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ClearOne files patent infringement suit against Shure, Biamp and QSC

As first reported by Lindsey Adler in SCN, ClearOne, a global provider of audio and visual communication solutions, has been awarded a patent on a system and method for combining echo cancellation and beamforming microphone arrays. Following this, the company moved to file suit for infringement against Shure, Biamp, and QSC, as collective defendants.

ClearOne first developed its beamforming microphone conferencing system in 2010, according to the company, designed to replace up to a dozen individual mics with a small beamforming array. The Beamforming Microphone Array audio conferencing system was brought to market in 2012, combining beamforming, AEC, and adaptive steering. The second generation was introduced in June 2016, operating on new peripheral bus architecture, allowing it to connect with ClearOne’s Converge Pro 2 DSP mixers.

The U.S. patent (No. 9,635,186), entitled “Conferencing Apparatus that Combines a Beamforming Microphone Array with an Acoustic Echo Canceller,” was issued 25 April 2017. The subsequent legal complaint was also filed 25 April.

At ISE 2016, Shure debuted the Microflex Advance portfolio of networked ceiling and table array microphones, audio interfaces, and control software for conferencing. The MicroFlex Array includes steerable coverage, enabling up to eight lobes of pickup, configurable in three dimensions. The solution began shipping in August 2016.

Biamp and Shure created an integrated compatibility between Biamp’s Tesira audio processors and software to support Shure’s MicroFlex advance solutions. QSC has partnered with Shure to integrate the Q-SYS Platform with the Microflex Advance.

ClearOne is seeking injunctive relief, meaning Shure, QSC, and Biamp would need to stop selling and promoting these products. Once a motion for injunction is filed, a judge would need to rule.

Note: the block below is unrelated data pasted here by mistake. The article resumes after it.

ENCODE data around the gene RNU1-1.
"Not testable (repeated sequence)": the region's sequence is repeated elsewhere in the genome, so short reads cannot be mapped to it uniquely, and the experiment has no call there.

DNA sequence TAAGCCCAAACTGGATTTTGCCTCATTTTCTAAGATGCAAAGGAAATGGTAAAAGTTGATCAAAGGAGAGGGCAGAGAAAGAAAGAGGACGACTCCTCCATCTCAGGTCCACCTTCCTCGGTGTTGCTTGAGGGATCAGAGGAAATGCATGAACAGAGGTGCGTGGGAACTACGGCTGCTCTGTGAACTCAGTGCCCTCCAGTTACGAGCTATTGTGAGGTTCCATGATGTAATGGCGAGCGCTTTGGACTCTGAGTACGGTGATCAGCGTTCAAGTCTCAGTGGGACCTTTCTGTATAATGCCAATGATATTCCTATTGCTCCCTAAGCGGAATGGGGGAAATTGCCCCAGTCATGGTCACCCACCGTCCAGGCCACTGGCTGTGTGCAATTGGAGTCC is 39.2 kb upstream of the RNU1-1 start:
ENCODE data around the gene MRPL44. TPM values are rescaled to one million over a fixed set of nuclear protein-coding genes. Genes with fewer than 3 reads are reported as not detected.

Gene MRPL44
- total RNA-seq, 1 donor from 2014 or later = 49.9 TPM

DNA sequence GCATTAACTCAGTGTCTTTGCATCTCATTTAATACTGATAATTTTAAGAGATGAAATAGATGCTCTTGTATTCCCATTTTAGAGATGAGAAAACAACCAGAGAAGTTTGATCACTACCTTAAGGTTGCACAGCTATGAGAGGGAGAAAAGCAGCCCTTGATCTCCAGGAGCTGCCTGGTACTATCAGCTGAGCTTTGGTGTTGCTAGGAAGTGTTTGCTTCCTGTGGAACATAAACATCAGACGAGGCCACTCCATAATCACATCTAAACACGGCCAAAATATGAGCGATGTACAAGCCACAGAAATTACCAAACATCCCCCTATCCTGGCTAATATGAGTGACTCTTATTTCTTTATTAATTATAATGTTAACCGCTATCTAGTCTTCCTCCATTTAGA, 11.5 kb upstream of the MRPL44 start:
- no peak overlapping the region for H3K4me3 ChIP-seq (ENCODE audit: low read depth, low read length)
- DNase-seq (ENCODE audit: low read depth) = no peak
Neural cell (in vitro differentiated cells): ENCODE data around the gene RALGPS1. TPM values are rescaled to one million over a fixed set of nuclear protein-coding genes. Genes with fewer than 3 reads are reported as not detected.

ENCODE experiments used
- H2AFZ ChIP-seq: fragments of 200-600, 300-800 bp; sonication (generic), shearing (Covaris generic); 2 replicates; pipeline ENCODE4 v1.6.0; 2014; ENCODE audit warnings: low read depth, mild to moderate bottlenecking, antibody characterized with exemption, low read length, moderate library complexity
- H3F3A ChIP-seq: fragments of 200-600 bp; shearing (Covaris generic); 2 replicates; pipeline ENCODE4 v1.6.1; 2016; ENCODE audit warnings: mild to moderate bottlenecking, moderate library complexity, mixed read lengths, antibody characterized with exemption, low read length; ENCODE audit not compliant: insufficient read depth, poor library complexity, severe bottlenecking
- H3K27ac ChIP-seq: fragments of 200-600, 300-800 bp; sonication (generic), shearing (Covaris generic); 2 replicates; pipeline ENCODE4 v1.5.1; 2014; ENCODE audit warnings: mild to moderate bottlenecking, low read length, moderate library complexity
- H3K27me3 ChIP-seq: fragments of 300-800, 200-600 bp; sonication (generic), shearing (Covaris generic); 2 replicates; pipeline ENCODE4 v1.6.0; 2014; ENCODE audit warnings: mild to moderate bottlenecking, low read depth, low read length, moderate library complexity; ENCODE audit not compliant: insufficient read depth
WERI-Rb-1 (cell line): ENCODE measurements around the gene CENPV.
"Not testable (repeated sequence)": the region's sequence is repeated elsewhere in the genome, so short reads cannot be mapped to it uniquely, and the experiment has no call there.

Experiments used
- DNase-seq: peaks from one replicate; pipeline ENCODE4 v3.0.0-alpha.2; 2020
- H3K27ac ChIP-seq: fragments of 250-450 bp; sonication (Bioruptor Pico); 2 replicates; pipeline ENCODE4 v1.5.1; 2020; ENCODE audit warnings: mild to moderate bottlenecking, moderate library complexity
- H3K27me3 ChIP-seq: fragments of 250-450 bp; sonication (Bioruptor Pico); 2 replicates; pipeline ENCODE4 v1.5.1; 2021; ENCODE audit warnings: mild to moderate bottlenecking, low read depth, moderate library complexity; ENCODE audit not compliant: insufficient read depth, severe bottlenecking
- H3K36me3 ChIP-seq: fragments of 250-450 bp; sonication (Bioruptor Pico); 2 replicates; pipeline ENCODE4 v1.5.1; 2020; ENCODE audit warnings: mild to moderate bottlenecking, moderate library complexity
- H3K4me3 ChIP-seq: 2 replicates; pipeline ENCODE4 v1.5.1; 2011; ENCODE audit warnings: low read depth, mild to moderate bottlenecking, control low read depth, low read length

Alexander C.D. Giza, of Hueston Hennigan LLP, the firm representing ClearOne, stated: “ClearOne and its inventors and engineers have invested millions of dollars and hours of effort in research and development on this important technology. As a result, they manufacture industry-leading beamforming and acoustic echo cancellation audio conferencing systems. And as of Tuesday, they have a US patent on this invention. ClearOne is entitled to have its patent and innovation respected by the industry.”

Mark Brunner, Shure, VP of global, corporate, and government relations, confirmed that Shure received the allegations. Shure strongly believes the allegations are without merit, and they intend to defend themselves in the matter. While it’s Shure’s policy not to comment on ongoing legal cases, he said that Shure has initiated litigation to defend Shure’s rights and products.

Amanda Roe, Biamp, global public relations manager, told SCN: “We are aware of the lawsuit and are currently analysing the matter in order to respond accordingly.”